What is a 10-K
The objective of the 10-K and other SEC-required forms is to provide shareholders and prospective shareholders with accurate, relevant, and timely information about the financial and operating performance of the company.
Why Companies File 10K Reports
The 10-K is just one of many forms a company that is publicly traded in the U.S. must file with the SEC. The main components include:
- Management's discussion and analysis of the company financial statements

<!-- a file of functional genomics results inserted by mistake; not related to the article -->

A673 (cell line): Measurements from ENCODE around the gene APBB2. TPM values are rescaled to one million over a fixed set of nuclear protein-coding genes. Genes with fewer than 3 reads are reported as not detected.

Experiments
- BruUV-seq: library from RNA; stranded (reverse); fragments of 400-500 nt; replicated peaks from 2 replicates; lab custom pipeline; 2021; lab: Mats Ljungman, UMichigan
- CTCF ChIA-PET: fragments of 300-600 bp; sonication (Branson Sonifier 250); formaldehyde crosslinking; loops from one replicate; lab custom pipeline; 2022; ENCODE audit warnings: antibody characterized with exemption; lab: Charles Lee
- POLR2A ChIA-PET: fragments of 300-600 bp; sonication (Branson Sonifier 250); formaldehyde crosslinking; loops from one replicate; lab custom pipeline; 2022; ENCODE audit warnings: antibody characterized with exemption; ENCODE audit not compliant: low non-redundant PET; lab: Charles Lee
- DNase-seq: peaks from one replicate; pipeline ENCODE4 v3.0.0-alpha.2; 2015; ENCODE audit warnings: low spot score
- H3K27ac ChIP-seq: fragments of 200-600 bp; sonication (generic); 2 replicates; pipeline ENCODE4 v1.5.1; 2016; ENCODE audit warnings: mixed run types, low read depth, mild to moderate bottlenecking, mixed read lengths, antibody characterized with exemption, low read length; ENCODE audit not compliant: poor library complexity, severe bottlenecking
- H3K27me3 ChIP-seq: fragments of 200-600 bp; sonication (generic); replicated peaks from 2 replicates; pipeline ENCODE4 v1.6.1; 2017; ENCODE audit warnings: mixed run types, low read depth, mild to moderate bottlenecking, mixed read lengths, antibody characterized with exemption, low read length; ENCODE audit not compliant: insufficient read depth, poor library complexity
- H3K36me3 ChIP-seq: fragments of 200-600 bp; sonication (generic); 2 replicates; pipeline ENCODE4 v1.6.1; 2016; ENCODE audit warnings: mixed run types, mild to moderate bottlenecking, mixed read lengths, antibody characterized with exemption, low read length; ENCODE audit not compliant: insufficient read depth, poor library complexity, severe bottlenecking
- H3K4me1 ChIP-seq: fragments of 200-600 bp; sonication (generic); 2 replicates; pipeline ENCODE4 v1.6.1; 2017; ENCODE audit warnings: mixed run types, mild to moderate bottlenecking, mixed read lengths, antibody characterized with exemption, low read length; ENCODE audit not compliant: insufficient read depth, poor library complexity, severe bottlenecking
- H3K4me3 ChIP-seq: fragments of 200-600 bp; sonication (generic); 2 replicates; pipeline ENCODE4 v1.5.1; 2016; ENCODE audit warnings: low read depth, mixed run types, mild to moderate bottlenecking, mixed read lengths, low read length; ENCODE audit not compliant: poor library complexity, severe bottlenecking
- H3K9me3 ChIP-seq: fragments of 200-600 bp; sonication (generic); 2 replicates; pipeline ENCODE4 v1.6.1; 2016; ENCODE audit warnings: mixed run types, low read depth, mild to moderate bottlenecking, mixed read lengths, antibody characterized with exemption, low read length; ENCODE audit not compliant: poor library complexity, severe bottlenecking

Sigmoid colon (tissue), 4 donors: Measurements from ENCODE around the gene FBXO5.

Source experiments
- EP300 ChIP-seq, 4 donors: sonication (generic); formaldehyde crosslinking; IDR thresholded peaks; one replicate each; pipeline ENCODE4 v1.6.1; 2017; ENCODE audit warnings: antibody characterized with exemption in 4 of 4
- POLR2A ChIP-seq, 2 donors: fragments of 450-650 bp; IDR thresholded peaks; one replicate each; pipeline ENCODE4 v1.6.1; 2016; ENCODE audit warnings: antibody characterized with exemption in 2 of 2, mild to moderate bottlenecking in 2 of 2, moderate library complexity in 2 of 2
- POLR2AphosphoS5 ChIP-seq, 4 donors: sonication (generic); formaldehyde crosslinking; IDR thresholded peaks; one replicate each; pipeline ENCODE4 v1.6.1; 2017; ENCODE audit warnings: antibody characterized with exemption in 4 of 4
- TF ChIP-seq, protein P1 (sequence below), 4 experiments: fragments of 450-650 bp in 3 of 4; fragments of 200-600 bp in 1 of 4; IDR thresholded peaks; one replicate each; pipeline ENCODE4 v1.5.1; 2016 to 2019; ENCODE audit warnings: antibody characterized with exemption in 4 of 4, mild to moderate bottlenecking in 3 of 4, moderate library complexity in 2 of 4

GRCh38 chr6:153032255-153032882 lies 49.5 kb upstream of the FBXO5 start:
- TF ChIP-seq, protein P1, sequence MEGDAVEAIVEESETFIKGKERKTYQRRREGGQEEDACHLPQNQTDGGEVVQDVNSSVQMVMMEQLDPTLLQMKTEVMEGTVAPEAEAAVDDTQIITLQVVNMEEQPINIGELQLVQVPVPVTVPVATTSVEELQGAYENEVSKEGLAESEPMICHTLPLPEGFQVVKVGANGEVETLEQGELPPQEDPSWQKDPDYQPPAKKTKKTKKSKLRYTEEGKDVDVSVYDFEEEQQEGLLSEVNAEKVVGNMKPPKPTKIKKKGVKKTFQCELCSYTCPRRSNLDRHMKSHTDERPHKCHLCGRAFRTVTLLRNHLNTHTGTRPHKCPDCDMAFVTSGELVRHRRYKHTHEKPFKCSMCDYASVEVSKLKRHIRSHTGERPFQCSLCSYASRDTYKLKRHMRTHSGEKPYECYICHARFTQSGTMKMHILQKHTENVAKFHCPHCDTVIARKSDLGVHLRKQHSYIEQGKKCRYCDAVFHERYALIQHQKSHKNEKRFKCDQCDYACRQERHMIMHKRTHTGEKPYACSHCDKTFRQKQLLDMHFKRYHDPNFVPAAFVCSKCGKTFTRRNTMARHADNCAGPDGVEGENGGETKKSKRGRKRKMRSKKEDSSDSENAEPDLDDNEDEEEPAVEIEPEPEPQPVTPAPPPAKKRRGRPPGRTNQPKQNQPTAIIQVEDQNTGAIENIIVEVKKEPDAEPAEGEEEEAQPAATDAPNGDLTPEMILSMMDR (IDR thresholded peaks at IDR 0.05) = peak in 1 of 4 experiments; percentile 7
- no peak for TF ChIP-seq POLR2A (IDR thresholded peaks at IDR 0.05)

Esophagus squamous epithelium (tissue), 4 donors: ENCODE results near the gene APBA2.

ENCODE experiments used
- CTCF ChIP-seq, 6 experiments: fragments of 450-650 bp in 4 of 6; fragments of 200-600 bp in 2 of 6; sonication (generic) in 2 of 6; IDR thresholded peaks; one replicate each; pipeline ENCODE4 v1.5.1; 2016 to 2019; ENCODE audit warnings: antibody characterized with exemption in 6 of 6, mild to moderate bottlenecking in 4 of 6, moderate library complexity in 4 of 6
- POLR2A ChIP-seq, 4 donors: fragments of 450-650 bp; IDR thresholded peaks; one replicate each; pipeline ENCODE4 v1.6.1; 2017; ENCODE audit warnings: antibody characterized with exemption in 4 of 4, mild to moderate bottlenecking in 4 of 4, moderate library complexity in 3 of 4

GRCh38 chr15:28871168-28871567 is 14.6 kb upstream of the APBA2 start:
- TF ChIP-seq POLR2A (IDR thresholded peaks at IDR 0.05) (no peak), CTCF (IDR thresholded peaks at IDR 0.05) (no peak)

- Auditor's report
- Three years of audited financial statements
- Notes to the financial statements
SEC regulations S-X and S-K (as well as the instructions to the 10-K form itself) dictate the specific elements, presentation, and disclosure requirements of the 10-K. Historically, companies had 90 days from the end of their fiscal years to file a 10-K. However in 2002, the SEC created new deadlines that range from 40 to 90 days depending on company size. In general, public companies with less than $10 million in assets do not have to file 10-Ks or other required forms.
10-K Reports are Mandated by the SEC
A 10-K is a comprehensive annual financial review that public companies in the U.S. are required to submit to the Securities and Exchange Commission (SEC) each year.
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